Two more women have come forward with tales of horror at the nation’s hospitals.
One of the women shared her experience at the San Fernando General Hospital from back in October while another detailed the nightmare of learning that she was pregnant two days before she lost her baby at the Scarborough General Hospital in Tobago.
Guardian Media sat with 27-year-old Shenelle Wallace yesterday and she claimed that three days after her baby was pronounced dead, with no heartbeat, blood flow or brain activity, no doctors came to remove the baby.
“ I had a child inside me, to my knowing maybe decaying and they didn’t have no sense of urgency,” Wallace said.
“After being told that the baby had no heartbeat, no blood flow and no brain activity, I wanted to get it out,” she said.
Wallace said that even after waiting for days in a chair as no beds were available when she eventually did get a bed, she was made to give birth to her stillborn daughter on the ward, in full view of other patients and visitors.
“My question was, okay, if I’m ready to give birth are you all taking me over to delivery. One of the nurses said no, you could have it right here,” Wallace said.
“This is a ward with a lot of beds, during visiting hours. People already coming in. I said right here? They said yes, we’d just pull the curtain,” she said.
Wallace said while the privacy curtain was pulled around her left side, the entire right side was exposed to the other women in the ward as well as their male visitors.
“The patient is next to me, she is watching as I am giving birth and her curtain is not pulled and there are guys, there are men walking up and down, there is patients, people who came to see their family. So I am basically exposed,” she said.
She said the nurses spread blue paper on the bed and when the baby was out, told her she could not touch it.
“When I gave birth, they just took the baby and kind of wrapped her up in a piece of paper like she was trash,” she said.
Wallace has been promised grief counselling but was told she had to seek it herself and was given a referral.
“I asked them about the grief counselling and they just gave me a paper, I still have it. They said I had to apply for it myself,” she said.
Wallace though is a housewife with two young daughters 5 and 2 and said it takes all her time and energy to bring herself to look after them.
“After that happened, I slept on the floor, I didn’t want to be on the bed with my husband or my children. I felt like there was supposed to be one more. I didn’t want to see them,” she said.
“It was really hard, my husband he couldn’t really grieve because he had to be strong for me because he knew that I was a mess,” she said.
“You always hear the horror stories and you think that when you go into the hospital, this would never happen to me and being a pregnant woman I thought, you know, they would treat you with such respect and hold you to higher regard because you are bringing life, but they didn’t care, they didn’t care one bit,” she said.
Wallace said coming out of her pain, she wanted to share her story to highlight what was happening at the public hospitals.
“We have to speak out to get things to change,” she said.
Another woman, Stephanie Michelle Mena learned of her own pregnancy just two days before she lost her baby.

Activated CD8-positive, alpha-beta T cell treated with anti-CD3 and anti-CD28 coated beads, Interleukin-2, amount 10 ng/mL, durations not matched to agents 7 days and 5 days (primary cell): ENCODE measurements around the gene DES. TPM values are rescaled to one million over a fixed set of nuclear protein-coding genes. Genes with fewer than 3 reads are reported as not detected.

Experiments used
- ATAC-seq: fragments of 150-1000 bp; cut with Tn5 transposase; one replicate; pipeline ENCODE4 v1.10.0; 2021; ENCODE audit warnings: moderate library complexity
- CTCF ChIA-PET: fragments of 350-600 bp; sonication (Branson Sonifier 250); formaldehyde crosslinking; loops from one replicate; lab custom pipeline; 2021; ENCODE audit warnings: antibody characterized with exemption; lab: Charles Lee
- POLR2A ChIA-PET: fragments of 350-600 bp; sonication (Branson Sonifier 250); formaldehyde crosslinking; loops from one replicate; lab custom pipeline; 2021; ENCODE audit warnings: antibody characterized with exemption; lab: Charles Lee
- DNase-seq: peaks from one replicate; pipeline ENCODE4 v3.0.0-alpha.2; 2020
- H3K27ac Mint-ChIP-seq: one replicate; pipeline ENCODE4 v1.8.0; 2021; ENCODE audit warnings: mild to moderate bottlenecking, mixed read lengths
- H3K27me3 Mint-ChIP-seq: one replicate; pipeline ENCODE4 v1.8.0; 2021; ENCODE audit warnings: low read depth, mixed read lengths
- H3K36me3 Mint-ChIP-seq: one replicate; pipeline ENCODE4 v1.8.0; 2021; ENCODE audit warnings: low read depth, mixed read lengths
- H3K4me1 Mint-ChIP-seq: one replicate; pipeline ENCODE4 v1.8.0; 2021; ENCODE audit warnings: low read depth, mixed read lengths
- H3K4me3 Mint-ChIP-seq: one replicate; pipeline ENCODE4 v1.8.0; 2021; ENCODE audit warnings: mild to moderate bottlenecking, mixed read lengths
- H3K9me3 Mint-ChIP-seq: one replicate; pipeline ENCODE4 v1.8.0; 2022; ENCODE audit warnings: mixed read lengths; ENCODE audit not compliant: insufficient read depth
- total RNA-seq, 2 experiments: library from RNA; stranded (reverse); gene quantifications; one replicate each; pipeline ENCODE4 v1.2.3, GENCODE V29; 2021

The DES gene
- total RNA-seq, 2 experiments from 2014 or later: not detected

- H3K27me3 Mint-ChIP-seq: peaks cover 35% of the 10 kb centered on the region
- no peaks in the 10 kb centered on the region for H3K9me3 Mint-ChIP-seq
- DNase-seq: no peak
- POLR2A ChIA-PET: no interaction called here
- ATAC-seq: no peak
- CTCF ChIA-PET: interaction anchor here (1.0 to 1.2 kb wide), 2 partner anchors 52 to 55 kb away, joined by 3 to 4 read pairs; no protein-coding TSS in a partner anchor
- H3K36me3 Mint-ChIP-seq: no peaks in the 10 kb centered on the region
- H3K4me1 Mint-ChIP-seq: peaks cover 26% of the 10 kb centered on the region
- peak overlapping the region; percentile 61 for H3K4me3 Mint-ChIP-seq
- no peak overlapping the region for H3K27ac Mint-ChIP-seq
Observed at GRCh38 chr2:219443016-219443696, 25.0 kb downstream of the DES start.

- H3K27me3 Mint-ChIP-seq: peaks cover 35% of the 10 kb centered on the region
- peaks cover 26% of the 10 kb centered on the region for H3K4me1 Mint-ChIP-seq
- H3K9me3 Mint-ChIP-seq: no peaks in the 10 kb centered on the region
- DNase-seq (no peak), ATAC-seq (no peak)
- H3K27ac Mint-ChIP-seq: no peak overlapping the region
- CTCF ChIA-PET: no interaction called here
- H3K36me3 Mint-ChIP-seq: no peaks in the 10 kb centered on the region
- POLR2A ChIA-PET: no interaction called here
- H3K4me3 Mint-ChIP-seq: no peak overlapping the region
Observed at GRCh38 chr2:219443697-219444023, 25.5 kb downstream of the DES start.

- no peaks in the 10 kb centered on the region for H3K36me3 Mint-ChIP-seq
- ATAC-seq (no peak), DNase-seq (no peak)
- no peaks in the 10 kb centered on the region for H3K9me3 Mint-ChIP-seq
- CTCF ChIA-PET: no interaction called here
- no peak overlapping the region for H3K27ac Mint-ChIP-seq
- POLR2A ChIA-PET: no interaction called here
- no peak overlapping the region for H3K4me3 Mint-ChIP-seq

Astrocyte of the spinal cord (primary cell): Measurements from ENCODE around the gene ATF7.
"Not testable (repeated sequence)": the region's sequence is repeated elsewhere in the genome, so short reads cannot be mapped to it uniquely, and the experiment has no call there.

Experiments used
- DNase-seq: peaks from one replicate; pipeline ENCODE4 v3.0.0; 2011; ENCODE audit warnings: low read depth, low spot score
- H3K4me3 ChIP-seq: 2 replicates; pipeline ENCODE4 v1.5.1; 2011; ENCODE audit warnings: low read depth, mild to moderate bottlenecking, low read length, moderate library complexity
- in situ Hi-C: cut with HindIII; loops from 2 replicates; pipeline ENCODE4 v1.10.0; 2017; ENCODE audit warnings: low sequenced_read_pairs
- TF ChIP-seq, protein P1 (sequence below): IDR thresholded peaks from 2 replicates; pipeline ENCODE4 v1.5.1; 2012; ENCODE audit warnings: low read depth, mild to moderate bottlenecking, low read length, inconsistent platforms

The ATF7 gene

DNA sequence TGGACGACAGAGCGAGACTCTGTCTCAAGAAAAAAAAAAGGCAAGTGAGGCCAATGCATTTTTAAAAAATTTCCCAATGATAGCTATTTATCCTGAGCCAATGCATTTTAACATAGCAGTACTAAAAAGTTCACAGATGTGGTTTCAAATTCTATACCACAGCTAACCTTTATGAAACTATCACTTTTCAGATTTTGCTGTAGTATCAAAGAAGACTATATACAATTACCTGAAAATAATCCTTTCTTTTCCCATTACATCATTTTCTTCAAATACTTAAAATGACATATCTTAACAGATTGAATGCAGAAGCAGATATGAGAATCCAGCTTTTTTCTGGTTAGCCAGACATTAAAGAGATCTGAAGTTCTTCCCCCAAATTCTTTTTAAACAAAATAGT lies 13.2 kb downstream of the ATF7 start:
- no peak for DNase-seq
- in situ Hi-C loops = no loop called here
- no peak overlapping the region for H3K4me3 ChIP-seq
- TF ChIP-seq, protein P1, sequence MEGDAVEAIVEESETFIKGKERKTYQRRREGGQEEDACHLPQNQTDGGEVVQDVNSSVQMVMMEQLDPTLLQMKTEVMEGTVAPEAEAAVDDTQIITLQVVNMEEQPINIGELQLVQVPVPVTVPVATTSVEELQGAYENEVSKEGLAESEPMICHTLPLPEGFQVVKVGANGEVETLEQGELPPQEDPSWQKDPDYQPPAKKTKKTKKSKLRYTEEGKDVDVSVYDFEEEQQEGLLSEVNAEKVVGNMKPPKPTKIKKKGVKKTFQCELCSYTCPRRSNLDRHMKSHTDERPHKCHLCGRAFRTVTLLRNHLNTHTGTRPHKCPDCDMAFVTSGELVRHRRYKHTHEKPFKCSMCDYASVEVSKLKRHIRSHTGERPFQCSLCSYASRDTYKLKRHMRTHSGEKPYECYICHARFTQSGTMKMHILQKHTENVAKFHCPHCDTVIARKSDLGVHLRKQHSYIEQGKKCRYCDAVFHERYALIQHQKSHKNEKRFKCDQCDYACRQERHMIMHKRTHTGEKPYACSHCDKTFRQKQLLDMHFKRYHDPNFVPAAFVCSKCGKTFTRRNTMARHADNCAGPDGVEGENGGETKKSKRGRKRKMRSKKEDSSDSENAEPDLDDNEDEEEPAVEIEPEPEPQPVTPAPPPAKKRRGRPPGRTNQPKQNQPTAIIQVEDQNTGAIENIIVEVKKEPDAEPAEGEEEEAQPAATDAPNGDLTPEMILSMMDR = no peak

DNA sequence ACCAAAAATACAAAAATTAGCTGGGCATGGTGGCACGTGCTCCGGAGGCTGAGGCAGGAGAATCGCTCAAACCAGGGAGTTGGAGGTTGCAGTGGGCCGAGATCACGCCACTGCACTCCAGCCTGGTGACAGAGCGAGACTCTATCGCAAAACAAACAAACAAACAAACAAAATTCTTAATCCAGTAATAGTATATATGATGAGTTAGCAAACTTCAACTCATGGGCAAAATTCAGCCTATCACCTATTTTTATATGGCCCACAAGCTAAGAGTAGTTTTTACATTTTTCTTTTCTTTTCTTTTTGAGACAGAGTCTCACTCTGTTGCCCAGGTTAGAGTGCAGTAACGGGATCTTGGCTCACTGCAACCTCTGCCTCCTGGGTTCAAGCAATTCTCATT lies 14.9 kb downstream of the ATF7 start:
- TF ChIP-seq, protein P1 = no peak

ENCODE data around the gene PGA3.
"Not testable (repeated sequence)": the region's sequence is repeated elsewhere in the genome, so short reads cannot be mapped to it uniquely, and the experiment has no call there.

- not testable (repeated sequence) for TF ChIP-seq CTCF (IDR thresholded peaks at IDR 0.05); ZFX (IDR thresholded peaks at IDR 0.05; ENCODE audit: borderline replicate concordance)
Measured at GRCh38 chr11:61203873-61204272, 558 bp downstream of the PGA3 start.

Mena told Guardian Media that she visited the Scarborough General Hospital last Friday with severe back pains and learned that she was pregnant. She was also told that neither she nor the baby was in danger and she was just suffering from a bladder infection.
Mena said she was checked by a gynaecologist who “pressed really hard on my stomach”. when she was first admitted to the hospital on Friday night. She said there was little attention paid to her or her pain until one doctor offered her morphine.
“I refused because even though he said it was safe, I was scared that it could harm the baby. I would rather be in pain than hurt my child,” she said.
Mena said she has left on her own again, and even though she was prescribed antibiotics, none was administered to her.
She said that the one time nurses came to check on her was to ask her to give up her bed for a “more critical case”.
“I told them that I was put on bed rest because I was had fluids leaking and they didn’t listen. I was forced from my bed and I had to sit on a chair for hours,” she said.
The 19-year old first-time mom said that by Sunday morning around 4.40 am. she realised that she was bleeding and went to the bathroom.
“I felt a lot of pressure and then my baby came out. I saw his head, he was still attached to me,” she said.
“I used tissue to hold him and he had ten fingers and ten toes. He was perfectly formed already,” she said.
Mena said she screamed for the nurse but none came.
“One of the patients in the room went to get the nurse and she came and told me to clean up and hugged me and she brought this blue sheet of paper and told me to leave the baby in the sheet on the seat they had in the bathroom,” she said.
Mena said she called her parents and her finance to be with her at the hospital.
“My son remained there on that seat, wrapped in the paper until around 8 am,” she said.
Mena said her parents warned her about coming forward with her story out of fear of victimisation at the same hospital.
“But I don’t care. My sadness has turned to anger and I have so many questions. What if they treated me with the antibiotics when they were supposed to? what if the first doctor didn’t press so hard on my stomach? what if I wasn’t taken off the bed and given a chair?” Mena asked.
*Guardian Media allowed these women to share their stories freely and uninhibited.
The newspaper intends to get responses from various health officials about these specific cases.